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12 thoughts on “D15a – Simmons”
For Trans-Chalcone, were you originally aware that pure DMSO kills your Salmonella, or was that an accidental discovery here?
There were many issues regarding trans-chalcone throughout this experiment (all regarding its insolubility), which is why we switched gears to including 4-nitrochalcone in our research. We knew that using pure DMSO would be toxic to the bacteria, however we needed a solvent that actually dissolved the compound. Diluting the DMSO with water would have not been an option because trans-chalcone is insoluble in water, especially when in higher concentrations of the compound.
Would you consider future research where-in you might wish to explore the toxicity of the dosage trans-chalcone to the human body? I.e. try to find the perfect ratio of minimizing toxicity and increasing bactericidal tendencies?
I would be highly interested in continuing the investigation of trans-chalcone, though only if we took a different approach in testing. The biggest hurdle to overcome with this compound is its insolubility in water, however, there are plenty of drugs on the market that are insoluble in water, yet were still able to be tested. If we could use a media that was not water based, the trans-chalcone could be dissolved, and more meaningful data could be made from its testing. Using absorbance values in spectrophotometry, a dose response curve could be made, where the ideal dosage could be determined.
How wide of a range would you use for concentrations in your future directions, and how drastic do you predict
the results change?
Because other literature has suggested that 4-nitrochalcone has shown antibacterial results, I believe that if a wider range of concentrations were tested, there would be a drastic decrease in absorbance from spectrophotometry, indicating that S. Typhimurium was killed by the compound (drastically enough to be considered a “hit”). I would test higher concentrations because the sources that had success with 4-nitrochalcone used high concentrations. If this were to work, the next question would be what is the most effective dose that is not too toxic to the host organism?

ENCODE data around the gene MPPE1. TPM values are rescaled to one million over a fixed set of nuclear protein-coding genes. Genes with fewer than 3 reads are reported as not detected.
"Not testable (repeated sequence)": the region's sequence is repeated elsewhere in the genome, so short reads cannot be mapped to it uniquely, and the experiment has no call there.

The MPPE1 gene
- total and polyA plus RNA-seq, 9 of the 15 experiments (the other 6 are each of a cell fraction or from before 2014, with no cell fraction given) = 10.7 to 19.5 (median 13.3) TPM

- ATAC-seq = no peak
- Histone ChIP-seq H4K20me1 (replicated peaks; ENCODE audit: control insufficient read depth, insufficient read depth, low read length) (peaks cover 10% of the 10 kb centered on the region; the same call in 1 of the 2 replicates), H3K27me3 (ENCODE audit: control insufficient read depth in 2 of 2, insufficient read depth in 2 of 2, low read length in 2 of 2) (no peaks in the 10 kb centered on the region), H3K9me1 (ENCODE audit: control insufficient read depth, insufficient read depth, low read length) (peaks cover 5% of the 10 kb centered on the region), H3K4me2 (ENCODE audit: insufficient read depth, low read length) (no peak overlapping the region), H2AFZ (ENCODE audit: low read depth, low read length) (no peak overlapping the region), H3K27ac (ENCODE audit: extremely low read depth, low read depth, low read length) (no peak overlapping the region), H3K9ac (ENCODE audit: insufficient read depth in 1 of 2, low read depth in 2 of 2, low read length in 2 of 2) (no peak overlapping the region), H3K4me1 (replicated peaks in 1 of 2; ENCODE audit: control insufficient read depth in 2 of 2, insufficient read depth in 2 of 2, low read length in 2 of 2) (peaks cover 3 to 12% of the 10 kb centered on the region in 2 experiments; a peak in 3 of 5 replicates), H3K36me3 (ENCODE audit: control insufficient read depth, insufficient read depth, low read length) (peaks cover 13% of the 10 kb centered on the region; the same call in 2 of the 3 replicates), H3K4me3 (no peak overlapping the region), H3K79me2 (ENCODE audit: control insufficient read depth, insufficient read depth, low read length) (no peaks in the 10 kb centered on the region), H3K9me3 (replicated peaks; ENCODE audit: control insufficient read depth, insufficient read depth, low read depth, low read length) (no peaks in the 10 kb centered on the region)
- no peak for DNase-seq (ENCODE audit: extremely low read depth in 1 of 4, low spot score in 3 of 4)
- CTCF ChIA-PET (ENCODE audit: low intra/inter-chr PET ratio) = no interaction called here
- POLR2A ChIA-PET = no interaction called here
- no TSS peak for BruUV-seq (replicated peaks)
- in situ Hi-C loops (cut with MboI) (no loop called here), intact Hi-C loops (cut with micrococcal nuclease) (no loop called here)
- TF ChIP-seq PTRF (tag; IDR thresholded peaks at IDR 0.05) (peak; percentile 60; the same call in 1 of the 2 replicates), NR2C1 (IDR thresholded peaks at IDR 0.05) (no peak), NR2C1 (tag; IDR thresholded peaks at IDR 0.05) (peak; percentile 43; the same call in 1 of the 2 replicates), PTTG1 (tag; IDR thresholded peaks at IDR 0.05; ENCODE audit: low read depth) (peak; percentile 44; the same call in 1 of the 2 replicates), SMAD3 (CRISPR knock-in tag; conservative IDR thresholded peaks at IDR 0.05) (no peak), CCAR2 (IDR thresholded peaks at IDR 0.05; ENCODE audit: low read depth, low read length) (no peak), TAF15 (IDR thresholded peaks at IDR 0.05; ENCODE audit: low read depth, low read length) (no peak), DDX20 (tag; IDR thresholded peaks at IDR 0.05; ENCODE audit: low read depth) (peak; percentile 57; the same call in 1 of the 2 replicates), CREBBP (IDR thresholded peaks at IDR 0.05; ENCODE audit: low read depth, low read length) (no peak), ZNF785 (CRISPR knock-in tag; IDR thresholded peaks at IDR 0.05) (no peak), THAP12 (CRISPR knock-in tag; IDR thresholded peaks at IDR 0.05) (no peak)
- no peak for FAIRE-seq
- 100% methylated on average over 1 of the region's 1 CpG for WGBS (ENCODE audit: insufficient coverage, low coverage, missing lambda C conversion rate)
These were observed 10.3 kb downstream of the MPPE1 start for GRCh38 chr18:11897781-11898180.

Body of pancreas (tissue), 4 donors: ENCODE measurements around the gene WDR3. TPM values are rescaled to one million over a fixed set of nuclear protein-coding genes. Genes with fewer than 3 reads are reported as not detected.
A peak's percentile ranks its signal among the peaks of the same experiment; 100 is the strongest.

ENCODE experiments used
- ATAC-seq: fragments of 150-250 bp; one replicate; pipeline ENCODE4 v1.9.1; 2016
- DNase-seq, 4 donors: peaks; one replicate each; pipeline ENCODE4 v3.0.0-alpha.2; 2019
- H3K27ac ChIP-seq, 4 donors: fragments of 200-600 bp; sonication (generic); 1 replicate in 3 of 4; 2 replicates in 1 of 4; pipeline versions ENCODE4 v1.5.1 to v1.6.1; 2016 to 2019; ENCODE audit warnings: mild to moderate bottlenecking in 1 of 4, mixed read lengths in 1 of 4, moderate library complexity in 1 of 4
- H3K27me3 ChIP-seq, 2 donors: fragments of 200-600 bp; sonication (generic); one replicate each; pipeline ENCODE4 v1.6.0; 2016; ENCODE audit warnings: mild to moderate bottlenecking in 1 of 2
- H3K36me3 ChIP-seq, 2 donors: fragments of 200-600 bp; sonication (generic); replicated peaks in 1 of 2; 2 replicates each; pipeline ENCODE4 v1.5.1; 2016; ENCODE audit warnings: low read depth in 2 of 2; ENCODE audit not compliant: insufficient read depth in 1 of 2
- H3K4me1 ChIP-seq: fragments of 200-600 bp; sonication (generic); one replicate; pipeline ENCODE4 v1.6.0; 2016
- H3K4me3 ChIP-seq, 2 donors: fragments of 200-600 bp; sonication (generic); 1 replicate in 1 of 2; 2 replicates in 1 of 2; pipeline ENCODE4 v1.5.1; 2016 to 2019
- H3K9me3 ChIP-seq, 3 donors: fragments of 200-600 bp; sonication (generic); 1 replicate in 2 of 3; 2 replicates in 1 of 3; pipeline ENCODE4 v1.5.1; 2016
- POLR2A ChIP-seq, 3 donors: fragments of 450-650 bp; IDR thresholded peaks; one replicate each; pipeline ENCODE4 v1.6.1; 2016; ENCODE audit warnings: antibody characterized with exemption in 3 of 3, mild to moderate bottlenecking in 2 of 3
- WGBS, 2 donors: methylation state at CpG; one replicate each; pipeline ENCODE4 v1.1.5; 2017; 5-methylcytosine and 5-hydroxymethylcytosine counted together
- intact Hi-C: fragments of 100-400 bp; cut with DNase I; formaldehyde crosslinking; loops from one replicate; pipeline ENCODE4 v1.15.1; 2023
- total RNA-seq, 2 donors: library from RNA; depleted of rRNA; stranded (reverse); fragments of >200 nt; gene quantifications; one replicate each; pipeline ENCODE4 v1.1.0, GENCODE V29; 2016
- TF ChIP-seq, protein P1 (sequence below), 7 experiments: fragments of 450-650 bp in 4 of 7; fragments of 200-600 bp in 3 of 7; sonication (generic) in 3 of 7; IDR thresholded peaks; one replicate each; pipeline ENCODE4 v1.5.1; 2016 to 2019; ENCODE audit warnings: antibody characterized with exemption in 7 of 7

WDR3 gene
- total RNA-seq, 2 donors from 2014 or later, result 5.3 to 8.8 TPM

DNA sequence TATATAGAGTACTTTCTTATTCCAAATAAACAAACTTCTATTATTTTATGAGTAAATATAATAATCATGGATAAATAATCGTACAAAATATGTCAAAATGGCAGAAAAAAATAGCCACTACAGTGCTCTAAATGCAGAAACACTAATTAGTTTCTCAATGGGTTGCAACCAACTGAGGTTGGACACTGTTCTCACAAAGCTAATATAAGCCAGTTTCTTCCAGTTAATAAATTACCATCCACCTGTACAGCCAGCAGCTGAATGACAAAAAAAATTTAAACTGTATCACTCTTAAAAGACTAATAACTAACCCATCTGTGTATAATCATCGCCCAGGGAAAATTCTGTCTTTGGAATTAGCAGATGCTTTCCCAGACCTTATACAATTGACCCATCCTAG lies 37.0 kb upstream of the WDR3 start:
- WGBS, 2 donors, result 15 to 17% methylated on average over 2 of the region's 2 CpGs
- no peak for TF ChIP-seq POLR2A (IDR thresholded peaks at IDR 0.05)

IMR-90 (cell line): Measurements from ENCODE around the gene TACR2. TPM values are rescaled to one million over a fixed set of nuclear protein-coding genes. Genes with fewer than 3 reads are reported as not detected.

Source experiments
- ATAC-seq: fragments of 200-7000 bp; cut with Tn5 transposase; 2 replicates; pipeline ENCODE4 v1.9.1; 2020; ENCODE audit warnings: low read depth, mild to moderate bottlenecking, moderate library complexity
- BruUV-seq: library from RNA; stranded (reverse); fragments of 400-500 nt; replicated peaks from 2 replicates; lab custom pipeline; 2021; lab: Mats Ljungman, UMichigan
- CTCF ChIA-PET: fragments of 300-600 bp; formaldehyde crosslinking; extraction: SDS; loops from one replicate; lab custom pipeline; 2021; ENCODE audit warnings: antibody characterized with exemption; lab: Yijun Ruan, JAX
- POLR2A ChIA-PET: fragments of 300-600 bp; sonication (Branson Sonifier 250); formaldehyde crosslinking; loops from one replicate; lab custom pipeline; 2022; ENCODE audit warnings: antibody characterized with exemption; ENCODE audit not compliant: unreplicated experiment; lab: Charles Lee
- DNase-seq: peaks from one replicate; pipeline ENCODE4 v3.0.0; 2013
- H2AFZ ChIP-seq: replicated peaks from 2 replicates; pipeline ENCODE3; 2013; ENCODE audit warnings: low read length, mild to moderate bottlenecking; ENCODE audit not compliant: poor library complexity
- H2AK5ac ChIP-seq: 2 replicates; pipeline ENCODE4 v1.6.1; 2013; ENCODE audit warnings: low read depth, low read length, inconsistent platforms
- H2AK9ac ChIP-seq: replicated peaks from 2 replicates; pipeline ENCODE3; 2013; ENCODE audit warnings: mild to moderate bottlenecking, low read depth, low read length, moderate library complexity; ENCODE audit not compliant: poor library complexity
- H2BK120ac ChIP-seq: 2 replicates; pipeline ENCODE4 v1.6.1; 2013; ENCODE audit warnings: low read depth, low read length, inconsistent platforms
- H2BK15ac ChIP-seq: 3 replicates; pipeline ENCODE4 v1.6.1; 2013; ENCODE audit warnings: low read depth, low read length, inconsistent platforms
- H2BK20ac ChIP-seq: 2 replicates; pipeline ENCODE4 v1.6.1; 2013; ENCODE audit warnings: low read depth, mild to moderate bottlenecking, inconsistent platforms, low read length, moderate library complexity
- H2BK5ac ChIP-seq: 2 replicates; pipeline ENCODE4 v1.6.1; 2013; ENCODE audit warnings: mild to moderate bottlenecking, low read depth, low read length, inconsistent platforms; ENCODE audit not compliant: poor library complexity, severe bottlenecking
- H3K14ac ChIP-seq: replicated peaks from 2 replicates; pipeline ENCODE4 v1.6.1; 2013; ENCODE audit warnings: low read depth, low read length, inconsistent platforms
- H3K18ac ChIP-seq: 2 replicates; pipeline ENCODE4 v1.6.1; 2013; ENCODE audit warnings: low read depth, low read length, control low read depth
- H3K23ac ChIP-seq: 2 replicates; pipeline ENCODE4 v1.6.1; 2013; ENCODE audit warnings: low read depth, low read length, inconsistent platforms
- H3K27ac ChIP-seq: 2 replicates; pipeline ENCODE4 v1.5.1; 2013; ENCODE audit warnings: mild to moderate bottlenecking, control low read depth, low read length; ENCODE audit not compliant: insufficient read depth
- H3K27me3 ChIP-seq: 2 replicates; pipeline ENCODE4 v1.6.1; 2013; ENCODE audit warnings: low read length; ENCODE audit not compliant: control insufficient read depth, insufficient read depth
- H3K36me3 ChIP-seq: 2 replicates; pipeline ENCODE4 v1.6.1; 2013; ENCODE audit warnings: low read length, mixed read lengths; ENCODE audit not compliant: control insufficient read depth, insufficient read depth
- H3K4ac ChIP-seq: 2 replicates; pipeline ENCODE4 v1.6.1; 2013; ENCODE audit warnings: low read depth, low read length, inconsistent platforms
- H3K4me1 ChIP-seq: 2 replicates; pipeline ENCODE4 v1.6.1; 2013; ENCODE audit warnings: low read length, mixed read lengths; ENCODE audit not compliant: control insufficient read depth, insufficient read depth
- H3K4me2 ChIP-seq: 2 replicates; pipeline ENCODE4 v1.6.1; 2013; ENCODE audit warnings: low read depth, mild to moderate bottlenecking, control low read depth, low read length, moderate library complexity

Did you initially use different concentrations of DMSO when you were first testing your compounds? Or did literature indicate that you should do so before you found out that pure DMSO kills Salmonella?
We initially used 100% DMSO because trans-chalcone was insoluble in water. Therefore, we could not dilute our negative control/solvent with water. We knew that DMSO would be toxic to S. Typhimurium, but there were no other viable solvents available to us. This is why we included 4-nitrochalcone in our research as well. Since 4-nitrochalcone is soluble in water, we were able to dilute DMSO with water, and we were able to pipet the stock into the wells without having any precipitation. We were only able to use a lower concentration of DMSO in 4-nitrochalcone.
You spoke so clearly!! Great job 🙂
Thank you so much! 🙂 I’m glad you enjoyed the video
If you had more time to do the research, would you consider a different solvent that would not be as toxic to the bacteria? Do you feel that would allow your data to be more accurate?
If we were able to use another solvent with the trans-chalcone, I believe that the data would be much more accurate. However, we would also need the stock solution to dissolve in the Salmonella’s media, so we would need to change the media to something that is not water based. DMSO is not necessarily toxic, but pure DMSO is. We could not use diluted DMSO with trans-chalcone, because the compound would not dissolve in it, since it would be diluted with water.